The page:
11. William R. Watson, Ji Hyun Yu & Sunnie L. Watson: Perceived attitudinal learning in a self-paced versus fixed-schedule MOOC

 

12. Min Jeong Song: Learning to teach 3D printing in schools: how do teachers in Korea prepare to integrate 3D printing technology into classrooms?

 

13. H. Smith Risser & Glenn Waddell: Beyond the backchannel: tweeting patterns after two educational conferences

 

14. Symeon Retalis, Fotini Paraskeva, Aikaterini Alexiou, Zoi Litou, Theofili Sbrini & Youla Limperaki: Leveraging the 1:1 iPad approach for enhanced learning in the classroom

 

15. Lasse Juel Larsen: Juicing the game design process: towards a content centric framework for understanding and teaching game design in higher education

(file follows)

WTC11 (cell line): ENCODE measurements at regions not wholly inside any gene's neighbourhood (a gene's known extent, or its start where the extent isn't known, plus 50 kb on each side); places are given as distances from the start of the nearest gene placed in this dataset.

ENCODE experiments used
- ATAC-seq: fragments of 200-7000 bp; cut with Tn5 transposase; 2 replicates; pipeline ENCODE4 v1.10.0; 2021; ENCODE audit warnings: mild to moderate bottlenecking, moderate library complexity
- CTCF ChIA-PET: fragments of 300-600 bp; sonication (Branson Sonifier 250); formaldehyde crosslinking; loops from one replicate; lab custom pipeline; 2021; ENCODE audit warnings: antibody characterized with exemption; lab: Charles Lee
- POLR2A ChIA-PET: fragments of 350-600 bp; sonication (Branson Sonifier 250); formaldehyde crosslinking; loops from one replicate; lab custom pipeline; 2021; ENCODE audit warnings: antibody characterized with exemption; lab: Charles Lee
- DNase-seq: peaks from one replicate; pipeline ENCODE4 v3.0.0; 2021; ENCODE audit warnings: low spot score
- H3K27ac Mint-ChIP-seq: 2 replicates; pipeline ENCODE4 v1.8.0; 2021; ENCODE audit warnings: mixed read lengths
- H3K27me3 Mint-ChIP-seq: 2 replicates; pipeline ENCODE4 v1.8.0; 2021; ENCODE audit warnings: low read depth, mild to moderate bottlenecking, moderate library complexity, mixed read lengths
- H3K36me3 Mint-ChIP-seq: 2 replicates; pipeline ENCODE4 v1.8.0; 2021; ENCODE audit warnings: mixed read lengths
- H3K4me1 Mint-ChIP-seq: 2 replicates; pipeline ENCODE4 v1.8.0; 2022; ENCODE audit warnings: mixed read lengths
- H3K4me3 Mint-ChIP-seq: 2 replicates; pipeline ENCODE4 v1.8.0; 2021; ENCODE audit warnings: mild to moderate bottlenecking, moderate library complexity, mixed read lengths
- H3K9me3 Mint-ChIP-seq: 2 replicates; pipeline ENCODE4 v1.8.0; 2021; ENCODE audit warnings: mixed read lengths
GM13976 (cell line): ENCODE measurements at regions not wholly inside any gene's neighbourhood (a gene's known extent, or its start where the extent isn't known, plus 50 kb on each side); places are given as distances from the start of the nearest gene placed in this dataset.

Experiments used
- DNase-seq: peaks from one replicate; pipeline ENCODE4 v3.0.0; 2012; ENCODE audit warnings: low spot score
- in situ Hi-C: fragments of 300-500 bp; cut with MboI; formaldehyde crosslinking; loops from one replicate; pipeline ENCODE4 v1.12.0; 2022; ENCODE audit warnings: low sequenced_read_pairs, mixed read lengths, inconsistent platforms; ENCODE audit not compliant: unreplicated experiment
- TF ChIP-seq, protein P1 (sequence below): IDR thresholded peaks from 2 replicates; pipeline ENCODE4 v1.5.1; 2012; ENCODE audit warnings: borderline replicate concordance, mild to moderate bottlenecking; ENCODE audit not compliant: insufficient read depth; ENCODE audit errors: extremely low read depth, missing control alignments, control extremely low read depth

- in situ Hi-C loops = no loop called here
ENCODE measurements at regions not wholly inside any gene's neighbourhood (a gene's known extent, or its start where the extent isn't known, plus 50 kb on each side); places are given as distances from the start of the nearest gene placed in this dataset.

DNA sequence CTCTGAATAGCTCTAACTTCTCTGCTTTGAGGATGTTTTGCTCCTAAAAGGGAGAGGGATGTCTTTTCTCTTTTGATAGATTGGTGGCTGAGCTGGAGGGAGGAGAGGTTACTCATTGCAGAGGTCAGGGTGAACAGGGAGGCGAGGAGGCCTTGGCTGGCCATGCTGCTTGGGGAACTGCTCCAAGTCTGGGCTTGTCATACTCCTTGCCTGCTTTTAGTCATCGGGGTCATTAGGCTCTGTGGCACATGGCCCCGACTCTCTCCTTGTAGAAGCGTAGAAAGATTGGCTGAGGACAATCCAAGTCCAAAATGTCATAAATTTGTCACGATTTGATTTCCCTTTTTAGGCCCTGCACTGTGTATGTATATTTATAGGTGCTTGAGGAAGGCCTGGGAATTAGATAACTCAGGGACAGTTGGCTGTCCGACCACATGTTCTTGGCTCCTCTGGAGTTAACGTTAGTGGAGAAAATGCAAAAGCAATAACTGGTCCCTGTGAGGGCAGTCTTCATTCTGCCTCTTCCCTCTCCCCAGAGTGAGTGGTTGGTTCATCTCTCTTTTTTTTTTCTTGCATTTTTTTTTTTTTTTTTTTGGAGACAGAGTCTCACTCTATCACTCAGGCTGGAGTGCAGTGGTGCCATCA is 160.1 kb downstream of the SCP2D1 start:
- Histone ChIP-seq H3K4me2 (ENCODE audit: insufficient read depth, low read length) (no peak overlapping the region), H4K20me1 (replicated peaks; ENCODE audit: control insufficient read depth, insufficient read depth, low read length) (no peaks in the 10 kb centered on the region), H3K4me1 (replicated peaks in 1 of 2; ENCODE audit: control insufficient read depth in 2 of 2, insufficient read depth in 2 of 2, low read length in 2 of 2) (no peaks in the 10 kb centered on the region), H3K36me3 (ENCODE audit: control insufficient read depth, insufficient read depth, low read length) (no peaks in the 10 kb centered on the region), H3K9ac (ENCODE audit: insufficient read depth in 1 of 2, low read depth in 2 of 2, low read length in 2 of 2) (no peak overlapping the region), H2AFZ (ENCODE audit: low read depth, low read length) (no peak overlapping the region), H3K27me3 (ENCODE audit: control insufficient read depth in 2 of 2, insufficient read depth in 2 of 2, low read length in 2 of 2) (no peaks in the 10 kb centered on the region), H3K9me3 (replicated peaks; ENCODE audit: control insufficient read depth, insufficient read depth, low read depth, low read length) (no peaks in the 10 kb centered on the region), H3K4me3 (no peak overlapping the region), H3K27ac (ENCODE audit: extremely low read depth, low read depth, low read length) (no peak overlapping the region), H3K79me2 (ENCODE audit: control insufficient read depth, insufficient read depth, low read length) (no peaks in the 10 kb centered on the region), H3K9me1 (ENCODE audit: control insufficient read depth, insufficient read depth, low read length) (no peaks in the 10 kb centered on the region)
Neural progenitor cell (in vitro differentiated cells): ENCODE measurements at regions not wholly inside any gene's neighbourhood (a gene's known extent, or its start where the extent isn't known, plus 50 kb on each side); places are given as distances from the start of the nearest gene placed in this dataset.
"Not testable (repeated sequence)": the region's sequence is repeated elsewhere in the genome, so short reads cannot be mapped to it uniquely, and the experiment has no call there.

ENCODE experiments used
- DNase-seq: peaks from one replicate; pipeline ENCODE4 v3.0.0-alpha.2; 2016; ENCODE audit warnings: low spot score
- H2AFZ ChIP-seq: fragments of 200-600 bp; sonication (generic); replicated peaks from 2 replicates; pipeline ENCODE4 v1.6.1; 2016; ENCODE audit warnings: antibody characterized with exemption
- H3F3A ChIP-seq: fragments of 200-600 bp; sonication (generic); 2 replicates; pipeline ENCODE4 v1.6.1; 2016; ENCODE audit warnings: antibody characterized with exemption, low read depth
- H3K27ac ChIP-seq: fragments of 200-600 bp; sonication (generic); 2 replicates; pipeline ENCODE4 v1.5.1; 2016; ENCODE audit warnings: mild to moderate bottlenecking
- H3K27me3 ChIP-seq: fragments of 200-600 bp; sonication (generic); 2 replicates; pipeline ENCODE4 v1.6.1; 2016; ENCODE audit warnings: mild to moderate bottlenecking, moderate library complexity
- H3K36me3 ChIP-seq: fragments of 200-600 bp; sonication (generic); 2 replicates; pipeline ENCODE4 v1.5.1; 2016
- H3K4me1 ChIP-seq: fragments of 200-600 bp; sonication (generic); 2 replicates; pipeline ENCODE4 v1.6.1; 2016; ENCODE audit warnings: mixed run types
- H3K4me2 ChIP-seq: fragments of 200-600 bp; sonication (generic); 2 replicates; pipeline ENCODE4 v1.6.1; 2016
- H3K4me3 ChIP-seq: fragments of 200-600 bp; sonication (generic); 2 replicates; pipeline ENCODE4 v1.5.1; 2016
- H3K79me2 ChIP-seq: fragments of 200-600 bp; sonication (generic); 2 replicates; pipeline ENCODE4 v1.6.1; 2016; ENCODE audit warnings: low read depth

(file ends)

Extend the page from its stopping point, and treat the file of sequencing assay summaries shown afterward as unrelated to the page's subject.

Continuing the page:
16. Natalia Kucirkova: A taxonomy and research framework for personalization in children’s literacy apps

 

17. Xi Lin, Mingyu Huang & Leslie Cordie: An exploratory study: using Danmaku in online video-based lectures

 

18. Marko Divjak, Valentina Prevolnik Rupel & Kristijan Musek Lešnik: The impact of study attitudes and study behaviour on satisfaction of online students with the implementation of online study programmes

 

19. Juliana Raffaghelli, Patrizia Ghislandi, Susanna Sancassani, Luisa Canal, Rocco Micciolo, Barbara Balossi, Matteo Bozzi, Laura Di Sieno, Immacolata Genco, Paolo Gondoni, Andrea Pini & Maurizio Zani: Integrating MOOCs in physics preliminary undergraduate education: beyond large size lectures

 

20. Ruth Kerr, Ilaria Merciai & Maka Eradze: Addressing cultural and linguistic diversity in an online learning environment